Cory wrote the following post; I’ll be continuing the conversation with questions and thoughts in the coming days. -h
Recently, I was listening to Pocket Full Of Kryptonite by the Spin Doctors, who are from New York, interestingly enough. I got to thinking about how there is a conjuction of properties of early- to mid-nineties pop music that isn’t really seen in any bands these days. But in order to paint a better picture of what I mean, here is a short list of bands I have in mind:
The Smashing Pumpkins
Goo Goo Dolls
Keep in mind also that some of these bands proceeded to make music that doesn’t adhere to the properties I’m about to describe, so when thinking of these bands and their catalogue, try and think of songs from 1990-1995 or so.
The early nineties were a time of a collective cynicism, it felt like; every popular band at the time had at least a slight grunge-sound, and it reflected a community of dissatisfied Gen-Xers fresh of the heels of 80’s music. The lyrics presented this attitude of “it sucks being in your teens/early 20’s, growing up blows, but we’re kind of all in this together.” It felt really paradoxical, because the music behind these lyrics was usually warm and uplifting.
Take songs like “1979” from The Smashing Pumpkins, “Two Princes” by the Spin Doctors, and “1,000 Miles” by The Proclaimers. All of these songs were anthems for kids in their late teens, trying to find a community to be a part of. These songs were catchy, mass-marketable, and musically optimistic. The lyrics, however, contradict everything about the music. “1979” was about teenage apathy that led to delinquent behavior and a “it’s like whatever” outlook. “Two Princes,” while slightly more uplifting, was a song about two men pining for the same woman, one of whom will inevitably be rejected. “1,000 Miles” is even weirder; it’s one of the most energetic, inspiring songs I’ve ever heard, yet the lyrics are all about an intense desperation for a girl.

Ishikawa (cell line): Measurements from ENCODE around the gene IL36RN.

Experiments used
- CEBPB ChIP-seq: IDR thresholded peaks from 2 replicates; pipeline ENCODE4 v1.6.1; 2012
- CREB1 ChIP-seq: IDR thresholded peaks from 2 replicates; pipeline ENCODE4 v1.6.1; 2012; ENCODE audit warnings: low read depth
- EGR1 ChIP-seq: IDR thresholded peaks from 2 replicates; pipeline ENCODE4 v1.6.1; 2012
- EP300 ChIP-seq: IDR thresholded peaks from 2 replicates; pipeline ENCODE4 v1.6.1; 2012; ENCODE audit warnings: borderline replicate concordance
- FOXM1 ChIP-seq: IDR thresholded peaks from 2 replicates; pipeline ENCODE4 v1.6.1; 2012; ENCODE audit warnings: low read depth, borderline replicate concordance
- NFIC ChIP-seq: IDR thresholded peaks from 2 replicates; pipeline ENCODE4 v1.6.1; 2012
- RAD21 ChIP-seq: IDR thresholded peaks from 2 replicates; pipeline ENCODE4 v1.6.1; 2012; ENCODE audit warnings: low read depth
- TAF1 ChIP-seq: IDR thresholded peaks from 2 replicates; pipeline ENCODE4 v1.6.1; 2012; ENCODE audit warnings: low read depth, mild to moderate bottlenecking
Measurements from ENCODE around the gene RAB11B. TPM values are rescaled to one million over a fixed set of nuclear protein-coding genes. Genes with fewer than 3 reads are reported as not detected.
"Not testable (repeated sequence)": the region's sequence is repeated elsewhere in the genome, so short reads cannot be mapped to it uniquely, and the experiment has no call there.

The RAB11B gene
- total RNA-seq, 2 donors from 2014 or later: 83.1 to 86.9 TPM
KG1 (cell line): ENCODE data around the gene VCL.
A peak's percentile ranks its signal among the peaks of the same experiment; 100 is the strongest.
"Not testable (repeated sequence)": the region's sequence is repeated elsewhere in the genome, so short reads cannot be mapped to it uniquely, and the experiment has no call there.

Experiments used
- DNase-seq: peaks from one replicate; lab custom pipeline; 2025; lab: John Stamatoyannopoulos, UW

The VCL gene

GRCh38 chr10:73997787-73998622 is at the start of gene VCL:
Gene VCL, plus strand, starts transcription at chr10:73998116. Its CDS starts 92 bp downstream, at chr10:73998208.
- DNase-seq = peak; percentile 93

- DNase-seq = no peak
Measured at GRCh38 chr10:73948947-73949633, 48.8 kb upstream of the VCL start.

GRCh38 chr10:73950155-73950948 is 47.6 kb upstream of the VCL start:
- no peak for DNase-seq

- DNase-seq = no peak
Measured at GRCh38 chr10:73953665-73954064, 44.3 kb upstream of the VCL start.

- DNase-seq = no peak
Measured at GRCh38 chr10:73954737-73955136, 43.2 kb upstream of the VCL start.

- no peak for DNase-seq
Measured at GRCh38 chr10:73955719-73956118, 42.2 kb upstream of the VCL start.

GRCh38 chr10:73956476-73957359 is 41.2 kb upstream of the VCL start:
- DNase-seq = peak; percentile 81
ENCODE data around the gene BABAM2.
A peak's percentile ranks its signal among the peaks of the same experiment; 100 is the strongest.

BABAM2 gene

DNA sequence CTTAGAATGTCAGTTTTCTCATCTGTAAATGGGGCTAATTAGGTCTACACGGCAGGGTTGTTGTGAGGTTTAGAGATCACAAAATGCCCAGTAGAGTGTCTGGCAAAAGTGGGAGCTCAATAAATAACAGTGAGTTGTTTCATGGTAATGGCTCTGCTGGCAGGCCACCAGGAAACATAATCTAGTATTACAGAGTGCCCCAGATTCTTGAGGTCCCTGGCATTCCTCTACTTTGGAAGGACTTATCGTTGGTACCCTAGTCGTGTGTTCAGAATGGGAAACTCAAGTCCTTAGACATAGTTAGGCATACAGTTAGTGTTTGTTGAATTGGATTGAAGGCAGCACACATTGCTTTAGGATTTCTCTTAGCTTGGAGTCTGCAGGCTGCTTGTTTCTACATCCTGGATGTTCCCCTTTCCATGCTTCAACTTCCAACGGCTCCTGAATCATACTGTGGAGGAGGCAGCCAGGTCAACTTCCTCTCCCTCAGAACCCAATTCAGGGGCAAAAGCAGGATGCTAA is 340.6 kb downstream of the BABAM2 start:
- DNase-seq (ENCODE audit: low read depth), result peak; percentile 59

Another song that exemplifies the early 90’s music perfectly is “Dreams” by The Cranberries. You know: “Oh my life, is changing every day, in every possible way.”
It’s interesting to figure out what led to this short but prolific musical period. Before the early nineties, you had the beginnings of rap (gangsta rap in particular) and cheesy metal bands like Poison and Motley Crue. After the early nineties, you still had grunge, but after the death of Kurt Cobain, the only “alternative” bands worth listening to were bands like Foo Fighters, Superdrag, and Green Day, and these bands that were grungy AND popular were few and far between.
I don’t think that early-nineties alternative music was easy to do; bands now that try to emulate the early nineties usually end up sound really trite and cheesy (Puddle Of Mudd, Nickelback, Creed), even though they might’ve fit right in with Stone Temple Pilots and Pearl Jam, aesthetically, even if without the same value.